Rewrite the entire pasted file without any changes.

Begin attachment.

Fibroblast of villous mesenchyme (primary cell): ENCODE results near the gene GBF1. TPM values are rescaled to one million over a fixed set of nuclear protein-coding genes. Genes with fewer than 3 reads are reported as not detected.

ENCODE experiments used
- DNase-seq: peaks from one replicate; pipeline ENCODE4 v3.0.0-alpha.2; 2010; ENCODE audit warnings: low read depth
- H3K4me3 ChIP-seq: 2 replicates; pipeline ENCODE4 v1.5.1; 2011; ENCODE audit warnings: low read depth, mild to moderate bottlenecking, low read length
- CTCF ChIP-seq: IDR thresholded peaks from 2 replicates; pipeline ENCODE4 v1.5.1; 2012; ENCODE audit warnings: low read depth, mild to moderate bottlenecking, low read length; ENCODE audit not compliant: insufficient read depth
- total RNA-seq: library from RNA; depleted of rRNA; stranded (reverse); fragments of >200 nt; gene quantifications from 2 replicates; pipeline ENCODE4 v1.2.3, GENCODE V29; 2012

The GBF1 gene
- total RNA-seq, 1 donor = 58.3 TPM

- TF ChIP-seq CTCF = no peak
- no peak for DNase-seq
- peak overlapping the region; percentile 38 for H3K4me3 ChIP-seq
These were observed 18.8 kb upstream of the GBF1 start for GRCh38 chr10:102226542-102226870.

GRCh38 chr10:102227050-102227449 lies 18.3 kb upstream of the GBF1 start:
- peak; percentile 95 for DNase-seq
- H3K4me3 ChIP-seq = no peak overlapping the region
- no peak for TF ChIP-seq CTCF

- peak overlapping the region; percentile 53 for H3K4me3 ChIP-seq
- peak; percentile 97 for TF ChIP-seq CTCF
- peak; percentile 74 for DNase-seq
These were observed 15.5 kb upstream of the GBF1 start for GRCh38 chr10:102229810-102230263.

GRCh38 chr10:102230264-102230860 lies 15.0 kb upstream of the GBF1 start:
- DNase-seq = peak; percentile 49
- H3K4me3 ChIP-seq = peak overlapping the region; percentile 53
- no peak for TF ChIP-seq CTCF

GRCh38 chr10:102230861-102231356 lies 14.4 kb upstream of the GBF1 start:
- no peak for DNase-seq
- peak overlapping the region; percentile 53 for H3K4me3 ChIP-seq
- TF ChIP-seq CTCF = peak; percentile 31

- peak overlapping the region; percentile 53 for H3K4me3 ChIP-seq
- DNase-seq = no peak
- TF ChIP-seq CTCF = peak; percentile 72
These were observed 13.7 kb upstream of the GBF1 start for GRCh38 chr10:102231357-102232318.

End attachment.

Fibroblast of villous mesenchyme (primary cell): ENCODE results near the gene GBF1. TPM values are rescaled to one million over a fixed set of nuclear protein-coding genes. Genes with fewer than 3 reads are reported as not detected.

ENCODE experiments used
- DNase-seq: peaks from one replicate; pipeline ENCODE4 v3.0.0-alpha.2; 2010; ENCODE audit warnings: low read depth
- H3K4me3 ChIP-seq: 2 replicates; pipeline ENCODE4 v1.5.1; 2011; ENCODE audit warnings: low read depth, mild to moderate bottlenecking, low read length
- CTCF ChIP-seq: IDR thresholded peaks from 2 replicates; pipeline ENCODE4 v1.5.1; 2012; ENCODE audit warnings: low read depth, mild to moderate bottlenecking, low read length; ENCODE audit not compliant: insufficient read depth
- total RNA-seq: library from RNA; depleted of rRNA; stranded (reverse); fragments of >200 nt; gene quantifications from 2 replicates; pipeline ENCODE4 v1.2.3, GENCODE V29; 2012

The GBF1 gene
- total RNA-seq, 1 donor = 58.3 TPM

- TF ChIP-seq CTCF = no peak
- no peak for DNase-seq
- peak overlapping the region; percentile 38 for H3K4me3 ChIP-seq
These were observed 18.8 kb upstream of the GBF1 start for GRCh38 chr10:102226542-102226870.

GRCh38 chr10:102227050-102227449 lies 18.3 kb upstream of the GBF1 start:
- peak; percentile 95 for DNase-seq
- H3K4me3 ChIP-seq = no peak overlapping the region
- no peak for TF ChIP-seq CTCF

- peak overlapping the region; percentile 53 for H3K4me3 ChIP-seq
- peak; percentile 97 for TF ChIP-seq CTCF
- peak; percentile 74 for DNase-seq
These were observed 15.5 kb upstream of the GBF1 start for GRCh38 chr10:102229810-102230263.

GRCh38 chr10:102230264-102230860 lies 15.0 kb upstream of the GBF1 start:
- DNase-seq = peak; percentile 49
- H3K4me3 ChIP-seq = peak overlapping the region; percentile 53
- no peak for TF ChIP-seq CTCF

GRCh38 chr10:102230861-102231356 lies 14.4 kb upstream of the GBF1 start:
- no peak for DNase-seq
- peak overlapping the region; percentile 53 for H3K4me3 ChIP-seq
- TF ChIP-seq CTCF = peak; percentile 31

- peak overlapping the region; percentile 53 for H3K4me3 ChIP-seq
- DNase-seq = no peak
- TF ChIP-seq CTCF = peak; percentile 72
These were observed 13.7 kb upstream of the GBF1 start for GRCh38 chr10:102231357-102232318.